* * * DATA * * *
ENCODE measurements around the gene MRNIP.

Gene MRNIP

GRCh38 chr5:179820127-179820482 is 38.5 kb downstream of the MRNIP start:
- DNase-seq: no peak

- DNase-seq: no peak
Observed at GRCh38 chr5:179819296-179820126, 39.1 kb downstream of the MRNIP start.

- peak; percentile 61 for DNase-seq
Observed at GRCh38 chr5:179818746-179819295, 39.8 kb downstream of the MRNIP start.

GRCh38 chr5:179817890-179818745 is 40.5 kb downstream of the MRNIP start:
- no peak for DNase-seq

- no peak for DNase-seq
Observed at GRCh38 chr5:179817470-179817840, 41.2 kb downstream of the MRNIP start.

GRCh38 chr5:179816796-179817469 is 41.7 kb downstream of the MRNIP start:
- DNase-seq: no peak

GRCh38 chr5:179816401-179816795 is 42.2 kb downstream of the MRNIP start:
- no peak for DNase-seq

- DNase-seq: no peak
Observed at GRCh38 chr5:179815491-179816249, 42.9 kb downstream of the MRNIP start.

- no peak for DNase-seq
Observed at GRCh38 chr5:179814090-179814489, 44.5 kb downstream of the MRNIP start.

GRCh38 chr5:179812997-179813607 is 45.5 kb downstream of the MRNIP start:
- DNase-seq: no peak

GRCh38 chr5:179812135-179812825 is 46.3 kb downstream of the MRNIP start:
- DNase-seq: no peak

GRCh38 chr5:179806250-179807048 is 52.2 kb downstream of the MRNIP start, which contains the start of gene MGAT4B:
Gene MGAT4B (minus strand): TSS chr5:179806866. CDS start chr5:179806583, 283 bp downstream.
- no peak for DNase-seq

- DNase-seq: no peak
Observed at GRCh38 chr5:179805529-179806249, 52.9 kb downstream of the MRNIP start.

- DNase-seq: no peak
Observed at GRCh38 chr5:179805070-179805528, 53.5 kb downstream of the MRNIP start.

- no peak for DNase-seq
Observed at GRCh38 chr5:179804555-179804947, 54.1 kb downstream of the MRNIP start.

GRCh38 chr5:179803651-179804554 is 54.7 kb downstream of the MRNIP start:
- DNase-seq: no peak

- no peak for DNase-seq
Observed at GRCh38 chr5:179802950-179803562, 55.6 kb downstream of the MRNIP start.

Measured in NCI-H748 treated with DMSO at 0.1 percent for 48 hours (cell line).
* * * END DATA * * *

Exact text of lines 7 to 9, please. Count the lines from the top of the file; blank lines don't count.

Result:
- peak; percentile 61 for DNase-seq
Observed at GRCh38 chr5:179818746-179819295, 39.8 kb downstream of the MRNIP start.

GRCh38 chr5:179817890-179818745 is 40.5 kb downstream of the MRNIP start: